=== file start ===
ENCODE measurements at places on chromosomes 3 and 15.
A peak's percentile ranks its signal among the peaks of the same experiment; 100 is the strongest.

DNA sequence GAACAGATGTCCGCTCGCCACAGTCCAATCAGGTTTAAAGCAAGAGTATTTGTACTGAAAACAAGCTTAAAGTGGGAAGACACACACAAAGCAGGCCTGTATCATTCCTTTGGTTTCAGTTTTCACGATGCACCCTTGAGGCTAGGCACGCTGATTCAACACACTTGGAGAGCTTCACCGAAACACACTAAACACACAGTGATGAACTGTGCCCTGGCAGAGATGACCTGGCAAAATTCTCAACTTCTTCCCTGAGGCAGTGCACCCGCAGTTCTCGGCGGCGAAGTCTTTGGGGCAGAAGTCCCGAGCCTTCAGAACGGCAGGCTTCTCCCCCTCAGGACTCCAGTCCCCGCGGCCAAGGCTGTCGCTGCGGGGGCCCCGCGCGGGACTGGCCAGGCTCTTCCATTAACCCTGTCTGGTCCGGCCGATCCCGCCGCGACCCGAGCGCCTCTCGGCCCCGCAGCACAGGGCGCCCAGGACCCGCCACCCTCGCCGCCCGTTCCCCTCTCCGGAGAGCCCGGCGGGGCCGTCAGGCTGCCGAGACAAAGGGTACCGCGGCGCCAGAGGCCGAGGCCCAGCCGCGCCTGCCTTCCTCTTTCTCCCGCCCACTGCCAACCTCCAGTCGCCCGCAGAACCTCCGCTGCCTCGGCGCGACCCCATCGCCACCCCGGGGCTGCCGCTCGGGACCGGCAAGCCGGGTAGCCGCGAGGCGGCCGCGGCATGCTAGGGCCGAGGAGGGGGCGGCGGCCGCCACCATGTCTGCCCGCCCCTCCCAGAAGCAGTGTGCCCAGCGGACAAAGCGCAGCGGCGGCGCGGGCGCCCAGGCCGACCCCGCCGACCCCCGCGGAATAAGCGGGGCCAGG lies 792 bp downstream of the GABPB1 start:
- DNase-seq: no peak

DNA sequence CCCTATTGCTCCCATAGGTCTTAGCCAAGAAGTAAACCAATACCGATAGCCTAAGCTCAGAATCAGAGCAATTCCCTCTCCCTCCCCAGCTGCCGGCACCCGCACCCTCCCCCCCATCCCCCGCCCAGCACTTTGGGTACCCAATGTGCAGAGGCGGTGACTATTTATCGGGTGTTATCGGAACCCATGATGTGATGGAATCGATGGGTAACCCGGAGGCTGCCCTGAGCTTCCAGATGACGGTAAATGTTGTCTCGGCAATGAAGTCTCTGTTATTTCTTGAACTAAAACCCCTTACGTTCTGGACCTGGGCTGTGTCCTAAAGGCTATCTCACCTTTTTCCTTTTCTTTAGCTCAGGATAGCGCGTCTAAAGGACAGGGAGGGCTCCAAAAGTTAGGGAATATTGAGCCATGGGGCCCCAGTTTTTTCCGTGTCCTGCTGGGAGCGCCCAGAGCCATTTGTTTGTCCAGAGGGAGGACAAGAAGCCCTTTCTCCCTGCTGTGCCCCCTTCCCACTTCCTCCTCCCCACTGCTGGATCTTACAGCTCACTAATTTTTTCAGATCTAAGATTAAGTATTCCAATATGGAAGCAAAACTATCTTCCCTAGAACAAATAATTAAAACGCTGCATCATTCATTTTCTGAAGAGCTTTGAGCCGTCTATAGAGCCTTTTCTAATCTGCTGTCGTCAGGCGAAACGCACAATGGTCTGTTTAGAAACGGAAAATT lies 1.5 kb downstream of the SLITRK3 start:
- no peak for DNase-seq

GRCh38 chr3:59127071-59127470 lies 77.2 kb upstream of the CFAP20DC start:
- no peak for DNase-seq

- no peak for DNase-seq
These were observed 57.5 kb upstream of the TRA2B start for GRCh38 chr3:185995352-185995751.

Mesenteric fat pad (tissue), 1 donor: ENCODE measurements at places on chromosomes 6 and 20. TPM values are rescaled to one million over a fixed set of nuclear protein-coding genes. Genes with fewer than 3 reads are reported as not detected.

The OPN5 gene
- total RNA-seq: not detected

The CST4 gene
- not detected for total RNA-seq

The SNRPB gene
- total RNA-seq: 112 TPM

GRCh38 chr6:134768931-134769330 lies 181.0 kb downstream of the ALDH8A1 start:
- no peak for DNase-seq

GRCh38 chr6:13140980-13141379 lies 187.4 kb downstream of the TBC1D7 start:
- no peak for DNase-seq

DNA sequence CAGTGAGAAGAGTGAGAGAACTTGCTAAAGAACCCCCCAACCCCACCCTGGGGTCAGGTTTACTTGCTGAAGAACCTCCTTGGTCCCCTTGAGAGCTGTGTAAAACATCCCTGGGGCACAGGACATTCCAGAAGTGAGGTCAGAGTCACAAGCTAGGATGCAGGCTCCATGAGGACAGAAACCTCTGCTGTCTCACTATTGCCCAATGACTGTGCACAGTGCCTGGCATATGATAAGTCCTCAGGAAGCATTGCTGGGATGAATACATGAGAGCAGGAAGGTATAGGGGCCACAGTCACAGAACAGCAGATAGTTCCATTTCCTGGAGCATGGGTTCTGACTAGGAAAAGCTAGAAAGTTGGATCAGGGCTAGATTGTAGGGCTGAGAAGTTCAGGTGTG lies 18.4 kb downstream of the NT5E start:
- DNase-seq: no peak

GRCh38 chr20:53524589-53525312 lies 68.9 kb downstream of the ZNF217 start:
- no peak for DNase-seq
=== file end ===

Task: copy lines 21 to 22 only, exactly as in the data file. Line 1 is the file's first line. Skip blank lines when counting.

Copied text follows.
- no peak for DNase-seq

DNA sequence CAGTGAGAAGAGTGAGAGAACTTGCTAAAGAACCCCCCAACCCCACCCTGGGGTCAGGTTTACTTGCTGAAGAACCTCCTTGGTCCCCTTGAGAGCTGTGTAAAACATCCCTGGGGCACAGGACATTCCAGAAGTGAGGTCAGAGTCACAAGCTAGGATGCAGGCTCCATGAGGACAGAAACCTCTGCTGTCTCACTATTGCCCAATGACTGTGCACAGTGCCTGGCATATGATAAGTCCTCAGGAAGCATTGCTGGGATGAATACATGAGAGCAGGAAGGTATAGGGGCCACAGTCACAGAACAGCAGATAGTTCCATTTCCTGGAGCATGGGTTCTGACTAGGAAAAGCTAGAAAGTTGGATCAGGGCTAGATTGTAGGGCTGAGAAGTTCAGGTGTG lies 18.4 kb downstream of the NT5E start: